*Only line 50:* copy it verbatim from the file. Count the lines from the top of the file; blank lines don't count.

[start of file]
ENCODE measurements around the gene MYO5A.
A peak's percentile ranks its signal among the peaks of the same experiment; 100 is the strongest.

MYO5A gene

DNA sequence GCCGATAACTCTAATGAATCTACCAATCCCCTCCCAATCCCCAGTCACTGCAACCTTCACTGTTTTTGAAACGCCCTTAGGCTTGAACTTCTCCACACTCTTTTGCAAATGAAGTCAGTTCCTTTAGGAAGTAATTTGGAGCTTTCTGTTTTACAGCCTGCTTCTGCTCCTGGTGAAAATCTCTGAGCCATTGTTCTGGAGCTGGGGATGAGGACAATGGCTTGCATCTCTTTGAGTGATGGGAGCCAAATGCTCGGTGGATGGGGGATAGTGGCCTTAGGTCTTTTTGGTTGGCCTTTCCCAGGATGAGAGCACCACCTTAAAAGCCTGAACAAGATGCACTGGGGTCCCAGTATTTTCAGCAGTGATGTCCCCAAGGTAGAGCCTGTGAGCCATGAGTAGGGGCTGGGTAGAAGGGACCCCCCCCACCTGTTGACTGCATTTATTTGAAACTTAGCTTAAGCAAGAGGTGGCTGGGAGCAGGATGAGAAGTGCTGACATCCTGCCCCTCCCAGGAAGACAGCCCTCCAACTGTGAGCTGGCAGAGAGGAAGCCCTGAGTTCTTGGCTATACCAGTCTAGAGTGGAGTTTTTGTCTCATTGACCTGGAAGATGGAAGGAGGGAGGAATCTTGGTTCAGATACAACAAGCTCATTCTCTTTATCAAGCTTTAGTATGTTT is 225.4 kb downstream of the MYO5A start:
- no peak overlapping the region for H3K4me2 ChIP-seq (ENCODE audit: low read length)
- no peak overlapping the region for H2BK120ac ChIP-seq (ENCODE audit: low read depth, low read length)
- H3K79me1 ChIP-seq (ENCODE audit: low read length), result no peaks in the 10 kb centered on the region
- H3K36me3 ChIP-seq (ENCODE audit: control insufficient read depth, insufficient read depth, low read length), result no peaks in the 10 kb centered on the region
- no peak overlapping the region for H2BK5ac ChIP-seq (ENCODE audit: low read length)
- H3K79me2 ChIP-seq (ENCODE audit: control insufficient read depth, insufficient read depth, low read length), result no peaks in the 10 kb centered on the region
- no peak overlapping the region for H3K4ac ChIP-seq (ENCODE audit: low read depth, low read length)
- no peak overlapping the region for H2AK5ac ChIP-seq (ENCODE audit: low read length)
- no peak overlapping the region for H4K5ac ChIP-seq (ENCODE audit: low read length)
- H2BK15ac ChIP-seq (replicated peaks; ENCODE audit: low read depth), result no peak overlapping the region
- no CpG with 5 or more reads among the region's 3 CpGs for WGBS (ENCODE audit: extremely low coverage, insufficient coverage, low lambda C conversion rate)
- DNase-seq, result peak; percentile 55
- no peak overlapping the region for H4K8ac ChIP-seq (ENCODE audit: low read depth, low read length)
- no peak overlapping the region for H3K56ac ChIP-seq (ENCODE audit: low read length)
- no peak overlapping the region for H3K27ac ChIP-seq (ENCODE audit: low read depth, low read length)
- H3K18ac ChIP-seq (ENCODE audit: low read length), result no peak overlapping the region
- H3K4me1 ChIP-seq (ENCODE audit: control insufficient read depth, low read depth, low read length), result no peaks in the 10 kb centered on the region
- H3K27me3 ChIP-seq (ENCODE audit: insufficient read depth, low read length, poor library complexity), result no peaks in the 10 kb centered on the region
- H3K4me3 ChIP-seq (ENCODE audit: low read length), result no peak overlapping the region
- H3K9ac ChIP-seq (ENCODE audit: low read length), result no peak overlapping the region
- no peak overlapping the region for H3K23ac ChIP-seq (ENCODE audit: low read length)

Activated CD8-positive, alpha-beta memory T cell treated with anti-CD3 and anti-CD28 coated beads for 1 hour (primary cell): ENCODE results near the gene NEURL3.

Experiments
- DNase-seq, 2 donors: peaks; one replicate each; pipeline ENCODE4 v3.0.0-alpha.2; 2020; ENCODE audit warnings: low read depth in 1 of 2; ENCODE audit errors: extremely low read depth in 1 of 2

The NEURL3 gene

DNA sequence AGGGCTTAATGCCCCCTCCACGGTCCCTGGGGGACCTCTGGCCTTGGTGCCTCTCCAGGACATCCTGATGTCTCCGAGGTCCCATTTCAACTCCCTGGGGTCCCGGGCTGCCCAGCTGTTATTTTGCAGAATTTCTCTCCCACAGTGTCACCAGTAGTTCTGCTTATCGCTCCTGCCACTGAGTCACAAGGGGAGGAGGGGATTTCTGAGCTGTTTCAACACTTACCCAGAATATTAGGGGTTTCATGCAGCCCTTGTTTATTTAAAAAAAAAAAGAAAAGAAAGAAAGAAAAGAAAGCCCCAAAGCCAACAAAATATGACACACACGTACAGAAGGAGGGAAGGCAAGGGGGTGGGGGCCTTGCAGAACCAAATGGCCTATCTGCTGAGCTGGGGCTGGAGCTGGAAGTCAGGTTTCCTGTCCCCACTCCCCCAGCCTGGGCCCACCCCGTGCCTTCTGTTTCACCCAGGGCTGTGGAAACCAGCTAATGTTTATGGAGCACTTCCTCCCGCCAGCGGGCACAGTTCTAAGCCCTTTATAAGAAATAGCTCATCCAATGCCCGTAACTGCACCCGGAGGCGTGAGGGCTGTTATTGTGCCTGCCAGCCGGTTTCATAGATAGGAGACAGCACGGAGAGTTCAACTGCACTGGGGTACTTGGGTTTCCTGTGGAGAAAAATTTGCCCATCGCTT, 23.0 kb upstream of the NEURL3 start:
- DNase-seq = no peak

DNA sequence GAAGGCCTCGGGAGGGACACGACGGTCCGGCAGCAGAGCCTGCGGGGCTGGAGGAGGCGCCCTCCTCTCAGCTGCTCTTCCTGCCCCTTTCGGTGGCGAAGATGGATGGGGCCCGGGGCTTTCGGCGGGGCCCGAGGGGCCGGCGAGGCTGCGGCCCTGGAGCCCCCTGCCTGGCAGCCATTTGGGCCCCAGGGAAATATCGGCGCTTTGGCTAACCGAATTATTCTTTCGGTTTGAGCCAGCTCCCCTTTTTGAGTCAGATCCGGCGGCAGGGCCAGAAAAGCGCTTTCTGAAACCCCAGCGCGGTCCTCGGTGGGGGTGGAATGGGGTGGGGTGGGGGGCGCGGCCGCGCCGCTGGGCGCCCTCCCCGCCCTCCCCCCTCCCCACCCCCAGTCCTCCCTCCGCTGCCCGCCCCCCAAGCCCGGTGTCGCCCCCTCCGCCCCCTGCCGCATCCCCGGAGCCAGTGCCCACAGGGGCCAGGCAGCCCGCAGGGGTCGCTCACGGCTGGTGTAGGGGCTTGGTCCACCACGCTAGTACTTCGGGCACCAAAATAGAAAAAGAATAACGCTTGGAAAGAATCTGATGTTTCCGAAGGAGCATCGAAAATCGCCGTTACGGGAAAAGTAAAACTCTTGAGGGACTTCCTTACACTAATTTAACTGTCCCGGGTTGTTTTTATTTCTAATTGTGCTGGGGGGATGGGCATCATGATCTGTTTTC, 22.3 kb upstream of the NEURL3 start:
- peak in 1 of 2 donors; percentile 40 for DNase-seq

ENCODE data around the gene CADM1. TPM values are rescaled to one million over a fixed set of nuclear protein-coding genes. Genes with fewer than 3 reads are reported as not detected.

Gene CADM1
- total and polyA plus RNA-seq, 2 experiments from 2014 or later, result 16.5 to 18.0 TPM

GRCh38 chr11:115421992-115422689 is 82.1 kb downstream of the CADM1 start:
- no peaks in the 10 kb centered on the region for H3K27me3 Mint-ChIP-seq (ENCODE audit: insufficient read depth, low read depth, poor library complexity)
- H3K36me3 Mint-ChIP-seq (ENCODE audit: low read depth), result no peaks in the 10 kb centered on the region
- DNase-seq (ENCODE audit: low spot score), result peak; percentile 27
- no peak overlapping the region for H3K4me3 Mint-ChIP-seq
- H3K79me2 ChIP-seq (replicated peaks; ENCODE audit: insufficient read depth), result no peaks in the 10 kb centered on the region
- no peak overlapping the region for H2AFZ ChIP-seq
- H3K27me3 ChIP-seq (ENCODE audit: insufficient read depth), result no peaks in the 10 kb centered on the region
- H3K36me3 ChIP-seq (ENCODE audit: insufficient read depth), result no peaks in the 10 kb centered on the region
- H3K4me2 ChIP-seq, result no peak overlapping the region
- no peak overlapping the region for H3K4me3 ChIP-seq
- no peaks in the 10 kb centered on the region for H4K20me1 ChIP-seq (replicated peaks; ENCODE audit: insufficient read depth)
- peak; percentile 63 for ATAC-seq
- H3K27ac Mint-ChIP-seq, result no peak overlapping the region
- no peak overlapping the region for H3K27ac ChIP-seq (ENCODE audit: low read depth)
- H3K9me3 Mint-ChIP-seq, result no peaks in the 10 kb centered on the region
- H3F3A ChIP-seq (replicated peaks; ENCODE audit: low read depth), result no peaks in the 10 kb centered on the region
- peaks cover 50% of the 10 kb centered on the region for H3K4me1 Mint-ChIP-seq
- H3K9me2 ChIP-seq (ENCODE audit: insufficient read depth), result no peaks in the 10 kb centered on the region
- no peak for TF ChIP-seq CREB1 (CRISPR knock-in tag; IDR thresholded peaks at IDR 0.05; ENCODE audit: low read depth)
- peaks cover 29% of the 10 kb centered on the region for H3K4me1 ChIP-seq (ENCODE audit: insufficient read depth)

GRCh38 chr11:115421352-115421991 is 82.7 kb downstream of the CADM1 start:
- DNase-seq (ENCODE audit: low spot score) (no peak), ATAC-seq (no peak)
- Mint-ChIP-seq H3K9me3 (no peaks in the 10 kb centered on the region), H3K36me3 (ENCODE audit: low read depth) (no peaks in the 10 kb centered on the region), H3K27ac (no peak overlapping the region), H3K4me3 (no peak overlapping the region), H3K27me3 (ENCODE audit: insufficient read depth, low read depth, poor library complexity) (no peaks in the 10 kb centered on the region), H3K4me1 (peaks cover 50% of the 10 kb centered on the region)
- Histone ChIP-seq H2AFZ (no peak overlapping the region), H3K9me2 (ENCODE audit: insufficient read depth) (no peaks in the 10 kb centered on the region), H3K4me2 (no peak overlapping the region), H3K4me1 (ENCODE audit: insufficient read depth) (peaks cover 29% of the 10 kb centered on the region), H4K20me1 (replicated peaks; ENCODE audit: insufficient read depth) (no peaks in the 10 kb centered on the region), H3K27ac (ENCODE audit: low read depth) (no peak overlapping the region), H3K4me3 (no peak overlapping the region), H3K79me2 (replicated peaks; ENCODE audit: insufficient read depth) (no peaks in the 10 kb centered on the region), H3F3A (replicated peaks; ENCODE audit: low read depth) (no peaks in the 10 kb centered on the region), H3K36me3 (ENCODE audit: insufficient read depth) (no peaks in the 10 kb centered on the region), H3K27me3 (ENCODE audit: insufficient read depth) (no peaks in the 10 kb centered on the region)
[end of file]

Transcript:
- H3K27ac Mint-ChIP-seq, result no peak overlapping the region